Austrian Brain, American Brain

Last week, there was an interesting editorial in the San Francisco Chronicle about the execution of Crips gang leader and convicted murderer Stan "Tookie" Williams.

Here is an excerpt:

"GOV. ARNOLD Schwarzenegger once characterized his conflicted feelings about the death penalty as a duel between his "Austrian brain and the American brain."

He recalled that capital punishment was an "absolute no-no" in his native Austria. On Monday, his "American brain" prevailed. Perhaps his "Austrian brain" would have recognized the value of keeping Williams alive to offer a credible voice of warning to young people who are vulnerable to the lure of gangs. Perhaps his immersion in American culture has anesthetized him to concerns about the margin of error in this nation's justice system."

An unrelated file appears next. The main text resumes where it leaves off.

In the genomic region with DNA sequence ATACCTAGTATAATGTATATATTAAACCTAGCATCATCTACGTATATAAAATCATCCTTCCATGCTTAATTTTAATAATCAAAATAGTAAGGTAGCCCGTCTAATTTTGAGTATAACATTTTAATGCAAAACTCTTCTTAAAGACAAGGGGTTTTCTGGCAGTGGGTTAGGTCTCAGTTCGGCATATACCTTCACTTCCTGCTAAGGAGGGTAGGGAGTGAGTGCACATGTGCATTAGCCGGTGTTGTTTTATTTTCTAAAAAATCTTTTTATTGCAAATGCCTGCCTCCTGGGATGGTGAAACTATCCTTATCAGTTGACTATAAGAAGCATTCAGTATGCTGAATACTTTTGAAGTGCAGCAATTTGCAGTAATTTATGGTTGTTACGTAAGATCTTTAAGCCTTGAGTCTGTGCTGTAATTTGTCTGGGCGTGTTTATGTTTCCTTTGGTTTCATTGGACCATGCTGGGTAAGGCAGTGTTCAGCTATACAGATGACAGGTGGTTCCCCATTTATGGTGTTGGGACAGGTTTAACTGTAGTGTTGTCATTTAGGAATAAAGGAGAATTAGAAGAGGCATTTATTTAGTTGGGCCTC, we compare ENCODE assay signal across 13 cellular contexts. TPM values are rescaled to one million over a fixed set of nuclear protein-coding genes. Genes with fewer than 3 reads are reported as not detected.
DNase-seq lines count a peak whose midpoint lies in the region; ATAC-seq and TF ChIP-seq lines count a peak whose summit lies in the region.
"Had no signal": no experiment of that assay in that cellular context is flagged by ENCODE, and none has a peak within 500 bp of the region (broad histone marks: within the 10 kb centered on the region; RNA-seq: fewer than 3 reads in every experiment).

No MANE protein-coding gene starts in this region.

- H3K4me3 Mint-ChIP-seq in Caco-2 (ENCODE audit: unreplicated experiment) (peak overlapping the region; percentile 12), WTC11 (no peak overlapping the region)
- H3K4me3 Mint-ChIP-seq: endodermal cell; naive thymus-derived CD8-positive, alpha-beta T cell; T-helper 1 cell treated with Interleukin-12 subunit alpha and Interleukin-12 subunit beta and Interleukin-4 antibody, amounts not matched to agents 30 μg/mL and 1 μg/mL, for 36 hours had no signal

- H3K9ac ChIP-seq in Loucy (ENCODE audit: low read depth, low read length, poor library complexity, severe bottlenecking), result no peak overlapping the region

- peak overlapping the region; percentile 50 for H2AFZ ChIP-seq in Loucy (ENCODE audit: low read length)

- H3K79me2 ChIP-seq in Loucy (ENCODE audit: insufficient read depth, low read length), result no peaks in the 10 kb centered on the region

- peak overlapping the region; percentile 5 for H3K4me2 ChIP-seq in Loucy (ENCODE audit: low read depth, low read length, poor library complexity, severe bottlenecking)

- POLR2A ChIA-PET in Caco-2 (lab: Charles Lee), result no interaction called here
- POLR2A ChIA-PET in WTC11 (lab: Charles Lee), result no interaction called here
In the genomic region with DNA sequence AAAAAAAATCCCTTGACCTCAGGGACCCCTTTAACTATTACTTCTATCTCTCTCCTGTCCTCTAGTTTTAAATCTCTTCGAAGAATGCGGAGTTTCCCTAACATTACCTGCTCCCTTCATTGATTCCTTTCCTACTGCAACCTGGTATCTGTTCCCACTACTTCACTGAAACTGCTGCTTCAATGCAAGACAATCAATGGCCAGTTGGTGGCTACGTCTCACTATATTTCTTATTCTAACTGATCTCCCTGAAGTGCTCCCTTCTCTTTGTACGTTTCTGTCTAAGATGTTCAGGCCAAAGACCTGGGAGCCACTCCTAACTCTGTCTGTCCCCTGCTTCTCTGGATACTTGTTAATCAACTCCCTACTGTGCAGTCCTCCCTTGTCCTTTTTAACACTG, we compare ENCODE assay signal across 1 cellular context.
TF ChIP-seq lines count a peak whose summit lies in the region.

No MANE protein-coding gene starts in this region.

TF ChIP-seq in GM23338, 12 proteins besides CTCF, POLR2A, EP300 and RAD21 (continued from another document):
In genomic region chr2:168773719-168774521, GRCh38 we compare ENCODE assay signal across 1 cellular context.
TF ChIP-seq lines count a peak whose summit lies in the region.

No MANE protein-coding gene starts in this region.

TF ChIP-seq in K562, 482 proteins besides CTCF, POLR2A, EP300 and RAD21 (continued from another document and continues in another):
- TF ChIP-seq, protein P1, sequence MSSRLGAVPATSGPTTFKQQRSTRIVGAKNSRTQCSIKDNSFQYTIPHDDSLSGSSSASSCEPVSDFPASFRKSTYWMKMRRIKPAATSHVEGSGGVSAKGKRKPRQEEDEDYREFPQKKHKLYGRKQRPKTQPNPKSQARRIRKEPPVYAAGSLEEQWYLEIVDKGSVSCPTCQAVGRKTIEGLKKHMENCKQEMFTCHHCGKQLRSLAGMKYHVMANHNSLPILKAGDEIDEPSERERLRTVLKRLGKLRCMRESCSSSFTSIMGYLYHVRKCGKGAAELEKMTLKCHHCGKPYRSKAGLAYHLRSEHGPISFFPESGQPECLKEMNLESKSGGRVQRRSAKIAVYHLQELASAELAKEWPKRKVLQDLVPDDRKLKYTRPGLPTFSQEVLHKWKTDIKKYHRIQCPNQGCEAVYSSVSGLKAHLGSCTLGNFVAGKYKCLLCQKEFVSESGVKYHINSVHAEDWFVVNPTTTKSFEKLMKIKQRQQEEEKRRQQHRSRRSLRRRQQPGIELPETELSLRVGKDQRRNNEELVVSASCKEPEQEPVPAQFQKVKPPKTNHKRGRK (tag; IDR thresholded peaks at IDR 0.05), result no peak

This Austrian brain, American brain notion is worth some discussion. While I am not equipped to comment on the Austrian brain, I am wondering about the American brain.

As an American myself, what sort of brain do I carry around in my head when it comes to redemption and revenge?

Personally, I believe that a convicted killer should be punished. But killed by the state? No. As a Christian, my brain travels on a different track than this nation's justice system.

Here is a group of people, touched by terrible violence, who are thinking quite differently.

Is there a way that we can work toward a World Brain that advocates peace instead of violence?

Posted by Terrence Seamon, 12/22/2005


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